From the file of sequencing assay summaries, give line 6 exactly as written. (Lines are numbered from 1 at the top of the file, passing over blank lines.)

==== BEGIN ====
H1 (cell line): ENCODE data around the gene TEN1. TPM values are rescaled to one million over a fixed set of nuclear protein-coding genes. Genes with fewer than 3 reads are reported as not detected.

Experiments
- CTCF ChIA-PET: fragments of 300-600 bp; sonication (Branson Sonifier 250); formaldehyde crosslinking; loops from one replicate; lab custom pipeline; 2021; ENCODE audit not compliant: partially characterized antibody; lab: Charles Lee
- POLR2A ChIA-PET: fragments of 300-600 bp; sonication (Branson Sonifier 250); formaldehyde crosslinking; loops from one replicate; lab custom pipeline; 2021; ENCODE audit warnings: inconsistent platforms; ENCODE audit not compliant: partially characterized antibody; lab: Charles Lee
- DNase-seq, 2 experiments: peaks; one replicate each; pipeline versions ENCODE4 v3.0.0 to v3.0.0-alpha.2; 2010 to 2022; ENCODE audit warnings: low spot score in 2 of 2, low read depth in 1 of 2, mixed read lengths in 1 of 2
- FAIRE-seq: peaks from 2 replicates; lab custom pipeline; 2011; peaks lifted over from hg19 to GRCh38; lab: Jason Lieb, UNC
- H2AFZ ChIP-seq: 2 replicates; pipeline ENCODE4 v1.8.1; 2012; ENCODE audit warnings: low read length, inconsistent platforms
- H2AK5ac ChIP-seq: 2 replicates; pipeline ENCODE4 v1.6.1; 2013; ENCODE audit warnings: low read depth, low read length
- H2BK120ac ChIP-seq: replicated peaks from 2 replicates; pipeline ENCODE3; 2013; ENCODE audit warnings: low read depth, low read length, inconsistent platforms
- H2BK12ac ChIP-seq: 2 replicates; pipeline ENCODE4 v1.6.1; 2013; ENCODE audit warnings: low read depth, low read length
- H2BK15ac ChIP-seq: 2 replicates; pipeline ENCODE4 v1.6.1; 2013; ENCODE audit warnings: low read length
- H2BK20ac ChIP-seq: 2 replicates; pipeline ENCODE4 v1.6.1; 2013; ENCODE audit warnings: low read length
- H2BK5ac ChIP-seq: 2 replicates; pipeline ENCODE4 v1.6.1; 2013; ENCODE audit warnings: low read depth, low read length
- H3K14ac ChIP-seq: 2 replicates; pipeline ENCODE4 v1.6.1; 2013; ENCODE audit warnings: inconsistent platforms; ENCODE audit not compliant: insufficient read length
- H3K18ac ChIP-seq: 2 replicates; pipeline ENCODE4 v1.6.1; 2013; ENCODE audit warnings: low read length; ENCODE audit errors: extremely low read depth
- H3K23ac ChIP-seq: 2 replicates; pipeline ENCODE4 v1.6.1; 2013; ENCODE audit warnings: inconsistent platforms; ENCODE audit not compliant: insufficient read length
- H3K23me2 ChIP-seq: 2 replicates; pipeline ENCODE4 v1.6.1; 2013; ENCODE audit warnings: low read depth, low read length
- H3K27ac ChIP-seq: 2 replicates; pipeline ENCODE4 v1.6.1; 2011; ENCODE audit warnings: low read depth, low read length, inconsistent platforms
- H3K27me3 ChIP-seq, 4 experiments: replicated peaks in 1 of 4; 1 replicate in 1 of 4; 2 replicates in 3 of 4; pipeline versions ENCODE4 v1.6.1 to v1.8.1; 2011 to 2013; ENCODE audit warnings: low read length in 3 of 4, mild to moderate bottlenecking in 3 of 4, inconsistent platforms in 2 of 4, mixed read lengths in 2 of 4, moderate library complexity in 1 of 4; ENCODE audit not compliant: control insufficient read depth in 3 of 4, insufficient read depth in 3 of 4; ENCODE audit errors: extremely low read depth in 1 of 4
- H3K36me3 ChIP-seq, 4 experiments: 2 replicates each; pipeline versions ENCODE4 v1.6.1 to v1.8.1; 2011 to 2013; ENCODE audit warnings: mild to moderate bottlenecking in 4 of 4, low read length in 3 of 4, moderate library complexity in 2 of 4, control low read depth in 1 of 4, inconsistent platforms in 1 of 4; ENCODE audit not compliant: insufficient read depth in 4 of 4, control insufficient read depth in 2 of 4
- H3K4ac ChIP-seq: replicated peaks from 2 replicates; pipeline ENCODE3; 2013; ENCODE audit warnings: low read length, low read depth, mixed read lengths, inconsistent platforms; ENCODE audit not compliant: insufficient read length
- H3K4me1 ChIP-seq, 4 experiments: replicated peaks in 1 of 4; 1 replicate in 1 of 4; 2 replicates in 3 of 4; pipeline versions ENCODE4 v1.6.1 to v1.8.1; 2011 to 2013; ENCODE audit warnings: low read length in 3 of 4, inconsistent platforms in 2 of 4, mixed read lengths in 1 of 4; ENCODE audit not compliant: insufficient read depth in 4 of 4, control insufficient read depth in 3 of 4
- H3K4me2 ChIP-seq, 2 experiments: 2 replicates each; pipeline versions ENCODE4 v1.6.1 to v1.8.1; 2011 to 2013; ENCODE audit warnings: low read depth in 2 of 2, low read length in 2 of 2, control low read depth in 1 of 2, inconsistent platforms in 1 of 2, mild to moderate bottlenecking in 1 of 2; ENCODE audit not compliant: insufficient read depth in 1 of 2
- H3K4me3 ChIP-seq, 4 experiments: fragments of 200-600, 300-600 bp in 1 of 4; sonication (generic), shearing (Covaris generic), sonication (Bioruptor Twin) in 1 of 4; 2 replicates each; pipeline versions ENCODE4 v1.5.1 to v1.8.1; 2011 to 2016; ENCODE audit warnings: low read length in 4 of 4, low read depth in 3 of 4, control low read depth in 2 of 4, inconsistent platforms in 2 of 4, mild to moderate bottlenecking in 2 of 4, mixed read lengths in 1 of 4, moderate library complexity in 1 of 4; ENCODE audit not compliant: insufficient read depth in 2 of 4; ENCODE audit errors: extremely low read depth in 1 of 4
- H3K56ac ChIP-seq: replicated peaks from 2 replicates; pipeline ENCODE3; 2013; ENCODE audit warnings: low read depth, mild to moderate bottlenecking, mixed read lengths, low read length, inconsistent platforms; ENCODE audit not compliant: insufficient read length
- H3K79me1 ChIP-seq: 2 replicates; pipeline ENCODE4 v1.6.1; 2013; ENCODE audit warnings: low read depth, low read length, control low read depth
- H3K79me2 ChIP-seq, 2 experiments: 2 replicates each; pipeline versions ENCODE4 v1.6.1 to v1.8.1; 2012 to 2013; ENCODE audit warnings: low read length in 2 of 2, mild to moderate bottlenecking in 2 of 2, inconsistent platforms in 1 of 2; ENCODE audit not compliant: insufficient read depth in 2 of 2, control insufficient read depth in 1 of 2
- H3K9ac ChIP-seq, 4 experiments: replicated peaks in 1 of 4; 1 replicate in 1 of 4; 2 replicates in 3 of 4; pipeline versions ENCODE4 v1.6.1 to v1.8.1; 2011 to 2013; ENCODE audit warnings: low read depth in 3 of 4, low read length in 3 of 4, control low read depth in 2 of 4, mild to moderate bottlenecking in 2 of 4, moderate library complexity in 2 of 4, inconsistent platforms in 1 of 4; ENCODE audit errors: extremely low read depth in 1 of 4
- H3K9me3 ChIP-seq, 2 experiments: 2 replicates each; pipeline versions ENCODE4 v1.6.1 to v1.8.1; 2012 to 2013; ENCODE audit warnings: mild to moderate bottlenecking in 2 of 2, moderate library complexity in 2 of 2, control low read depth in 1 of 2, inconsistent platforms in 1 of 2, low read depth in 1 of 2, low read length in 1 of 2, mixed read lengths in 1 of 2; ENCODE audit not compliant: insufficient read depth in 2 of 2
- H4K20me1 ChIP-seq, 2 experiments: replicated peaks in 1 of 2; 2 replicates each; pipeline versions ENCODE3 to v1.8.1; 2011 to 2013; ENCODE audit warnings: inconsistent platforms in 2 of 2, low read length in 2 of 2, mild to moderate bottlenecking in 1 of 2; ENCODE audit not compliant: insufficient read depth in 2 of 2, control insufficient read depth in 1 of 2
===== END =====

- FAIRE-seq: peaks from 2 replicates; lab custom pipeline; 2011; peaks lifted over from hg19 to GRCh38; lab: Jason Lieb, UNC